Lee remained ill through the end of the war. He was diagnosed with heart disease, and during his remaining years, was plagued by “bouts of rheumatism.” One evening, while saying grace before dinner, he became aphasic, collapsed and died suddenly, presumably due to a fatal embolus launched from a heart valve damaged by rheumatic fever.
In the Trenches
Despite the heightened frequency of reactive arthritis among troops, the entity was not formally described until WWI. Contrary to popular belief, it was not the disgraced war criminal Hans Reiter, MD, who first reported this syndrome. Instead, we should bestow the honor on two French clinicians, Noel Fiessinger, MD, and Emile Leroy, MD, who described an “oculo-urethral-synovial” syndrome that occasionally developed post dysentery.6 In contrast, Reiter’s description, published several weeks following the French report, was rather brief. A mere two pages, it described a single case of urethral and joint symptoms in an army officer who subsequently developed ocular complaints.7 Most troublesome, however, was Reiter’s erroneous attribution of this illness to a spirochete infection. Until his death in 1969 at the age of 88, Reiter went to great lengths to promote his name and its use to designate the combination of urethral, joint and ocular symptoms.8
The brutality of warfare provided ample opportunity for clinicians to correlate the many traumatic peripheral nerve injuries with specific clinical disorders. These studies were pioneered during the Civil War by the Philadelphia physician, Silas Weir Mitchell, MD. He described the first cases of what he referred to as causalgia and what is now better known as complex regional pain syndrome. During WWI, enormous strides were made in understanding the function of the peripheral nervous system, led by neurologists whose names we recognize: the German, Paul Hoffman, MD, and the Frenchman, Jules Tinel, MD.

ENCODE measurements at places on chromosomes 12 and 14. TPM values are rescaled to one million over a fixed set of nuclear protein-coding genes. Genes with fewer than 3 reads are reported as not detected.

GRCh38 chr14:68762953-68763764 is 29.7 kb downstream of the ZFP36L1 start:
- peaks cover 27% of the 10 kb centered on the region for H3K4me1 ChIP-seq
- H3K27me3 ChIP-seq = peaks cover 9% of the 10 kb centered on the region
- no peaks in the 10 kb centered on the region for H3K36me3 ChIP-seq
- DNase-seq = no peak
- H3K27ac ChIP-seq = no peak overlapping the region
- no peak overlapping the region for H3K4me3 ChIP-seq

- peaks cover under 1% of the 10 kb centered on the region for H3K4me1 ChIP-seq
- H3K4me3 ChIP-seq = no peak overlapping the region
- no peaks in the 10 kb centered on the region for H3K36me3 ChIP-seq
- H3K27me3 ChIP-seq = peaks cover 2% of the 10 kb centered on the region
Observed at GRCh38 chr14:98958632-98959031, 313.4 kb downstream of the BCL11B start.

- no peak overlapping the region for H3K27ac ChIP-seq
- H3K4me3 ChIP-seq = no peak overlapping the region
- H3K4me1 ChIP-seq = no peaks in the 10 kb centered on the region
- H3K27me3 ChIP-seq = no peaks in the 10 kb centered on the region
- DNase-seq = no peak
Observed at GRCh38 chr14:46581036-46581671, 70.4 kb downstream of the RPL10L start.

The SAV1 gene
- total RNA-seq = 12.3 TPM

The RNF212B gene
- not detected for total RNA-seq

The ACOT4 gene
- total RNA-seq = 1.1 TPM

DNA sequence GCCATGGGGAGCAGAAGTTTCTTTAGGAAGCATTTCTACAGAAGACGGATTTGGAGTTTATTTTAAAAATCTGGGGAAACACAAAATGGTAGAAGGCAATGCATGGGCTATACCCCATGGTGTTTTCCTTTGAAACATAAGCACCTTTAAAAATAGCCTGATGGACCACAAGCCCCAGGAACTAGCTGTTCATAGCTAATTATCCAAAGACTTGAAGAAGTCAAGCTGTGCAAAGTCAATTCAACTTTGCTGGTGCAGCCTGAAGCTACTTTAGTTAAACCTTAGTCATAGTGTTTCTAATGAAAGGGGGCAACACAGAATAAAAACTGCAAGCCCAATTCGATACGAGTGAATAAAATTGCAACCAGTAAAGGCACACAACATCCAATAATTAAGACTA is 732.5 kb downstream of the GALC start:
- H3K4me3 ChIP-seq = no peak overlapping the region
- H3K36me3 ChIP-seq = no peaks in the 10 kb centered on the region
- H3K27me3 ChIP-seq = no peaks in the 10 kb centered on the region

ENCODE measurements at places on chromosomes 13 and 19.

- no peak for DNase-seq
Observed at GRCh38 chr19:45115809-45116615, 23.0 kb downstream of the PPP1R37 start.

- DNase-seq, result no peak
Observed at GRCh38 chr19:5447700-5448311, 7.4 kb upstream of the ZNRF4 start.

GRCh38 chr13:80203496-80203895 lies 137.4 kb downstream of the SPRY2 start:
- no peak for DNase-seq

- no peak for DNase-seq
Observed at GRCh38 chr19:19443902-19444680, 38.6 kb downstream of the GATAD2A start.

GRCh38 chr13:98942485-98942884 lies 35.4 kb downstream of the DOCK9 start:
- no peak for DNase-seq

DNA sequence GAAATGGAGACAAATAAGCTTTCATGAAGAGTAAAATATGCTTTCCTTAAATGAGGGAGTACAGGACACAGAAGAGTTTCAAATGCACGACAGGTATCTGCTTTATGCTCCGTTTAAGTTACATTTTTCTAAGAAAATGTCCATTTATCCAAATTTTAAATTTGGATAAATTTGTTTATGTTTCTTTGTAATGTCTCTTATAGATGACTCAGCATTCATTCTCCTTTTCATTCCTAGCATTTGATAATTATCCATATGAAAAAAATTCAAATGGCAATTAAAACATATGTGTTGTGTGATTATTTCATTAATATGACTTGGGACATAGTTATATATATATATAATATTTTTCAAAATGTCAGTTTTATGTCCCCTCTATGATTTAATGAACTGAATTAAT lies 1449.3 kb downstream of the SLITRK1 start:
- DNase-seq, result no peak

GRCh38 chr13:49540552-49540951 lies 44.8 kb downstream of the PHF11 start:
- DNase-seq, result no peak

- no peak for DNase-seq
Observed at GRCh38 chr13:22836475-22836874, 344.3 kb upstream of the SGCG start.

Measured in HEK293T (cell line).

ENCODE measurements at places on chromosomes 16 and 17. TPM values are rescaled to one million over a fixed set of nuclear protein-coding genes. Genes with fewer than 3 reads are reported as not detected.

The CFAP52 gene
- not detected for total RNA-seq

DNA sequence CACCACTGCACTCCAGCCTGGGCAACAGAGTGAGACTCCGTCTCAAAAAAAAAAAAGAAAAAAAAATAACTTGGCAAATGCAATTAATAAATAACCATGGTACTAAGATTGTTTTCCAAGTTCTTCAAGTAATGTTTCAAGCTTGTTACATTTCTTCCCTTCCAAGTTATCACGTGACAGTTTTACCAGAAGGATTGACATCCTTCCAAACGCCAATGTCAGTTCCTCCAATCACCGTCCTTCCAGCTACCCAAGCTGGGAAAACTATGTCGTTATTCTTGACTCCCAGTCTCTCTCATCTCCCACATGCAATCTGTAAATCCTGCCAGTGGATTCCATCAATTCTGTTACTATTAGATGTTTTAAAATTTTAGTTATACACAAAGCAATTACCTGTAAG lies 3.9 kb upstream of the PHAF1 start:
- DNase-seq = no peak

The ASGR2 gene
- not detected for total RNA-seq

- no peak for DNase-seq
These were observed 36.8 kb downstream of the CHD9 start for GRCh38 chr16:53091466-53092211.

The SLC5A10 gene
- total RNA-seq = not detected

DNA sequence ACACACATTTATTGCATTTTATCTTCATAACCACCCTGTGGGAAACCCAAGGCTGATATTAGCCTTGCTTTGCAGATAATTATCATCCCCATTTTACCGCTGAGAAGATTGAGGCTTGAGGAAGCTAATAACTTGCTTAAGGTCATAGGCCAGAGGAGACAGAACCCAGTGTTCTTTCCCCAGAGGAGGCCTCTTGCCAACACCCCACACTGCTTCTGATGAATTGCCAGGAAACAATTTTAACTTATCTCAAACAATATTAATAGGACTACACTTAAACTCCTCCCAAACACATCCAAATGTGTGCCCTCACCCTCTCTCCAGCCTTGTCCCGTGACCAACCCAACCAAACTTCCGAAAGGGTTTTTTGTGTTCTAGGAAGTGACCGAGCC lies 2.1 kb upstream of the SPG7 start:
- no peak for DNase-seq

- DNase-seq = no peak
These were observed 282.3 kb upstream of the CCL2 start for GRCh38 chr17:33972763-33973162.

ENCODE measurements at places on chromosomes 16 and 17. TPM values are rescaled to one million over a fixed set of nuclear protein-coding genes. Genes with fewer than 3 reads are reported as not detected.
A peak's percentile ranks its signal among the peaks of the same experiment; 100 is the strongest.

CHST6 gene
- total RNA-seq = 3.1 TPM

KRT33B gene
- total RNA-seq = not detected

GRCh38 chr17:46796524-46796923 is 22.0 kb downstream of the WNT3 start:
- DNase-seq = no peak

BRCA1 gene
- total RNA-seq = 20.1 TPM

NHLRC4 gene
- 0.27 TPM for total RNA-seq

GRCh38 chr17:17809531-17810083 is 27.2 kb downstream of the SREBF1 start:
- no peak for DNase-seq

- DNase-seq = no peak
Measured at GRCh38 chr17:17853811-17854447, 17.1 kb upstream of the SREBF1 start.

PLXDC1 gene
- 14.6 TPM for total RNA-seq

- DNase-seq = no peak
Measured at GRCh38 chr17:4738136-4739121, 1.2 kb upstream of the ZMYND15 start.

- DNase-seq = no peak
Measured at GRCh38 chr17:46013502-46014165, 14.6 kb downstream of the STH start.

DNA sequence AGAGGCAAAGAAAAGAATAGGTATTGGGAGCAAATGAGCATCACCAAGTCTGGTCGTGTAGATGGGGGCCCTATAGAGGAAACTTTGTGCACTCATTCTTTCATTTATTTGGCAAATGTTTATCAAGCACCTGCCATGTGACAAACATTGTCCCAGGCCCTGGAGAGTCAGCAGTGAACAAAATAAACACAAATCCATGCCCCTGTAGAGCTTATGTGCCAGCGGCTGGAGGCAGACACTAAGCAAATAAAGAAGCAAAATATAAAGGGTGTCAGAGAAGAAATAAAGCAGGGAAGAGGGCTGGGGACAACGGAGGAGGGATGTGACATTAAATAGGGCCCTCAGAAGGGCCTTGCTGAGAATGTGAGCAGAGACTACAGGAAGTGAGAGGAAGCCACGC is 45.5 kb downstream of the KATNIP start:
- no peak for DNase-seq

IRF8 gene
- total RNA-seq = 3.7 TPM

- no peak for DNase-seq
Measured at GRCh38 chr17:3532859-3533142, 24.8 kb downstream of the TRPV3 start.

Not all neurologic insights were gained through the study of war injuries. Two other French clinicians, Georges Guillain, MD, and Jean-Alexandre Barré, MD, described a few unusual cases of paresthesias, progressive weakness and gait difficulties in French soldiers who had been admitted to a military hospital.9 They accurately distinguished this condition from the more common form of paralysis during that era, poliomyelitis, and believed that it carried a highly favorable prognosis. Curiously, a short time later, the eminent American neurosurgeon, Harvey Cushing, MD, who served with the American Expeditionary Force in France, was briefly stricken with Guillain-Barré syndrome himself. Cushing observed:9
Something has happened to my hind legs and I wobble like a tabetic and can’t feel the floor when I unsteadily get up in the morning.